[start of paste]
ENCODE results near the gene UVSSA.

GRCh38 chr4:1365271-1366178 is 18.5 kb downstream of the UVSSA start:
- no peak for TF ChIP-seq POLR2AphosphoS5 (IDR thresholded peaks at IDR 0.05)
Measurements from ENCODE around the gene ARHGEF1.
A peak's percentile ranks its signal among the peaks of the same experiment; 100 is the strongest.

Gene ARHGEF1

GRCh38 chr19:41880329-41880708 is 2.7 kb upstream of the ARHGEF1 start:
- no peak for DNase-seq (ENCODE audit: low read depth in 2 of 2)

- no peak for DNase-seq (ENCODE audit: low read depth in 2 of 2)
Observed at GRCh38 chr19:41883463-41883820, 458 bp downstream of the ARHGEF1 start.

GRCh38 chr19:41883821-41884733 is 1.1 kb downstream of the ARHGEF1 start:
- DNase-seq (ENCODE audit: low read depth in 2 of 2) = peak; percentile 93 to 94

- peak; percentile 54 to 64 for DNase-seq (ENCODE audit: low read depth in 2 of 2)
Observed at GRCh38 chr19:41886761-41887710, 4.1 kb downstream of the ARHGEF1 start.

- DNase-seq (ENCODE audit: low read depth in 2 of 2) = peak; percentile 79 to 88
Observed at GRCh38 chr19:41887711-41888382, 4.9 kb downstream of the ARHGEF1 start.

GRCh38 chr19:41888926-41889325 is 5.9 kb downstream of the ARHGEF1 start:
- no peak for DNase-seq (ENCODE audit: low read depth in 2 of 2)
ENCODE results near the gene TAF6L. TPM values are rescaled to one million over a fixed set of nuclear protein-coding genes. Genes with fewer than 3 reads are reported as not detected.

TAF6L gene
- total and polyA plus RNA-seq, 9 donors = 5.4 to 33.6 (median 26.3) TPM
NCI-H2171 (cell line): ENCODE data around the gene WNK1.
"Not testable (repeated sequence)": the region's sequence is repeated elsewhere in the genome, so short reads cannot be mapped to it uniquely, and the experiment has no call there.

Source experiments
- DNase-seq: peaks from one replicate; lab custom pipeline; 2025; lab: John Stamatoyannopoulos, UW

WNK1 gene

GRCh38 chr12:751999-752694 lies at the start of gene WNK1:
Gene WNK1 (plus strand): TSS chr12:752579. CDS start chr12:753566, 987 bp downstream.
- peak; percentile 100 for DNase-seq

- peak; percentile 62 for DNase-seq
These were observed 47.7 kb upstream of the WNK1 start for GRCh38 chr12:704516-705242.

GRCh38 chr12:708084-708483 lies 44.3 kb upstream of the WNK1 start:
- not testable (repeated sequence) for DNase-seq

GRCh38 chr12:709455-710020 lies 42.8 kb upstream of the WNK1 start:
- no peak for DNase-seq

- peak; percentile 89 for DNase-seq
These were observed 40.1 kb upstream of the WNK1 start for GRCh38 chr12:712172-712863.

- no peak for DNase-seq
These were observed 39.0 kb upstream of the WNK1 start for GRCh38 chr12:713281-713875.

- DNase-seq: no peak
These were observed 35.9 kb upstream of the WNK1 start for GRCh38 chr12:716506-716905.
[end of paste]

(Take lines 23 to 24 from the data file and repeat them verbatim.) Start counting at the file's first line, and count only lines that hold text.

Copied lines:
"Not testable (repeated sequence)": the region's sequence is repeated elsewhere in the genome, so short reads cannot be mapped to it uniquely, and the experiment has no call there.

Source experiments